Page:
So, Itemgroup has an items relationship that is lazy loaded. Your findItemGroup is only loading in the Itemgroup entity without doing any fetch joining or eagerly loading of that relationship, hence your error.


                    well, but I though when I access the items-collection the first time, the data get's loaded from the database.


                    you will need to have another method, "findItemGroupWithItems" or something like that. In that method you execute a query that does a JOIN FETCH, rather than use find(). Or you can do a find and then (still in findItemGroupWithItems method) immediately force the loading to happen by calling itemgroup.getItems().size() (this causes a second round trip to the database - not as efficient but easy to code up).


                    Do I have to make the call to the size attribute within my session-bean? It seems that it's not working as expected when I access that attribute from within my servlet.

                    I read in an book, that a workaround would be to use SFSB instead of SLSB, where the SFSB uses an extended persistent-context. This way I could make repeated requests to my entity as long as I don't remove the SFSB.

                    So I tryed something like this:

                    Itemgroup myItemGroup = getItemDispatcherExtended().findItemGroup(Integer.parseInt(request.getParameter("id")));
                    
                    Collection<Item> myig = myItemGroup.getItems();
                    getItemDispatcherExtended().finished();
                    


                    where the ItemDispatcherExtended is a SFSB

                    @Stateful
                    @TransactionAttribute(TransactionAttributeType.NOT_SUPPORTED)
                    public class ItemDispatcherExtendedBean implements IItemDispatcherExtended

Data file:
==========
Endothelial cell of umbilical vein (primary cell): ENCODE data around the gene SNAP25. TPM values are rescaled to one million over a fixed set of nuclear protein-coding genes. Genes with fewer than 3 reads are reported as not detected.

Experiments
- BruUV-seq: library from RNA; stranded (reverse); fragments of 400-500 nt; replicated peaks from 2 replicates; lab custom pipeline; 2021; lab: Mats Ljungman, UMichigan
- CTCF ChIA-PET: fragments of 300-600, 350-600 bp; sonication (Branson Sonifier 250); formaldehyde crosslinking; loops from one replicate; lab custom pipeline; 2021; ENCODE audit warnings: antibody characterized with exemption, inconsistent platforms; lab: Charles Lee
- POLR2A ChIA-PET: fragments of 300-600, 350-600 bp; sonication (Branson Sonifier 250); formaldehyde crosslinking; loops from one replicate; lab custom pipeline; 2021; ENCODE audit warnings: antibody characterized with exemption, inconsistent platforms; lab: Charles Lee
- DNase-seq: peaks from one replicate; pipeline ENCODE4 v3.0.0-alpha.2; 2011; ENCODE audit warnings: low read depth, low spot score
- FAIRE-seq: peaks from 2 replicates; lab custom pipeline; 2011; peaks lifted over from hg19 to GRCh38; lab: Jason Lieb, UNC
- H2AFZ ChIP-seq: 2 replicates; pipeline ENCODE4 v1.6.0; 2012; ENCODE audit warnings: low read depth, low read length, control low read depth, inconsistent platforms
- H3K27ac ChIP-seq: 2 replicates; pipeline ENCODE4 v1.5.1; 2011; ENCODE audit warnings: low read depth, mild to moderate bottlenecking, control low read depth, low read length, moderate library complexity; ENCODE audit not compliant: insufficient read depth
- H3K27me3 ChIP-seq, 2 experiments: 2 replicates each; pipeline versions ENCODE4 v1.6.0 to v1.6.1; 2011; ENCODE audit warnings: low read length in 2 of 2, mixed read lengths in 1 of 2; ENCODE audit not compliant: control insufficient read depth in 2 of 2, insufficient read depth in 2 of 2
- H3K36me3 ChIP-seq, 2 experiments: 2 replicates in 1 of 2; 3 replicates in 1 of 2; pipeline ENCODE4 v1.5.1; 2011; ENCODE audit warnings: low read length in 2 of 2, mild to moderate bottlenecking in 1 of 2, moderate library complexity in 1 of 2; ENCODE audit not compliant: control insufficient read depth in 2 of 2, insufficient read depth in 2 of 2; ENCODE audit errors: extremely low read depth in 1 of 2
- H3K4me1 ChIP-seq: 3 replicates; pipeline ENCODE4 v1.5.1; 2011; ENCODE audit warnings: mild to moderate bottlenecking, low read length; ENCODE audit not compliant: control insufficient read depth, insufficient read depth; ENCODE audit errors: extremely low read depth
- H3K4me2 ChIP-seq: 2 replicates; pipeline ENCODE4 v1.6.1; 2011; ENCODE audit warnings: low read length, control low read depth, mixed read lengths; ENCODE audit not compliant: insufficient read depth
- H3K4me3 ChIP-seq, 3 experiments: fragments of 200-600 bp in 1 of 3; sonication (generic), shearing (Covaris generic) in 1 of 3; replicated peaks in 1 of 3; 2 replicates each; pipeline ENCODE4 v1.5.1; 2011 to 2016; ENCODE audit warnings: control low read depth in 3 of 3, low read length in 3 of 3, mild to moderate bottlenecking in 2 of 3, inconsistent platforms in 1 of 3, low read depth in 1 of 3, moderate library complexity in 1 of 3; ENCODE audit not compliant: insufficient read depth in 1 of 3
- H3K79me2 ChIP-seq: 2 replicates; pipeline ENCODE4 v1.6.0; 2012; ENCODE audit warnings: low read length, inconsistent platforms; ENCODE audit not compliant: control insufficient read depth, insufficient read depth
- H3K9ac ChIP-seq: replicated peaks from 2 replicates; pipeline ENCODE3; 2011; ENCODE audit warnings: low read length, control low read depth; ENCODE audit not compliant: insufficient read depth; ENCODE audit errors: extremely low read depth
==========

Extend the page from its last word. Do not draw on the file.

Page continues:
{
                     @PersistenceContext(type = PersistenceContextType.EXTENDED) //, unitName = "business")
                     private static EntityManager em;
                    //...
                    }
                    


                    • 7. Re: eager vs. lazy fetching
                      mazz Master

                      Every time you call "find" you are getting back a new attached instance initialized according to the lazy-loading properties of your entity, i.e. it will not have any relationship info that is set to LAZY. Even if you called that method from that servlet before. I believe the same behavior occurs even if you call find() again immediately after the first find() in your session bean! The semantics of the find() method seem very clear to me on this point. Every time you call it, you get a new instance initialized according to the lazy-loading properties.

                      Yes, obviously you need to call the size() method within your session bean because its only within there that you are still inside the scope of your entity manager and transaction. Once you return back out into your servlet layer, you are no longer within the scope of the entity manager and it cannot manage your relationships anymore (i.e. you are detached at this point). So, if you don't initialize your relationship collections prior to leaving your session bean, your servlet won't have it.

                      Side note: you might want to look into JBoss Seam - it provides the integration it sounds like you are looking for - that is, a seamless integration between the EJB/JPA layer and the servlet/JSF presentation layer.

                      • 8. Re: eager vs. lazy fetching
                        Henning Eiben Newbie

                        I see ... even though I'm not 100% satisfied with this answer :). As you figured, I wouold like to have a better integration into the presentation-layer.

                        Then again: I'm currently working on a research-project, where I want to compare two different web-application-platforms (java vs. php), so I'm writing a little app on both platforms. Using Seam would seam to me too much work ... since I'm quite new to java, and I can't spend all of my to coding java (even though, that's the most fun part to me!)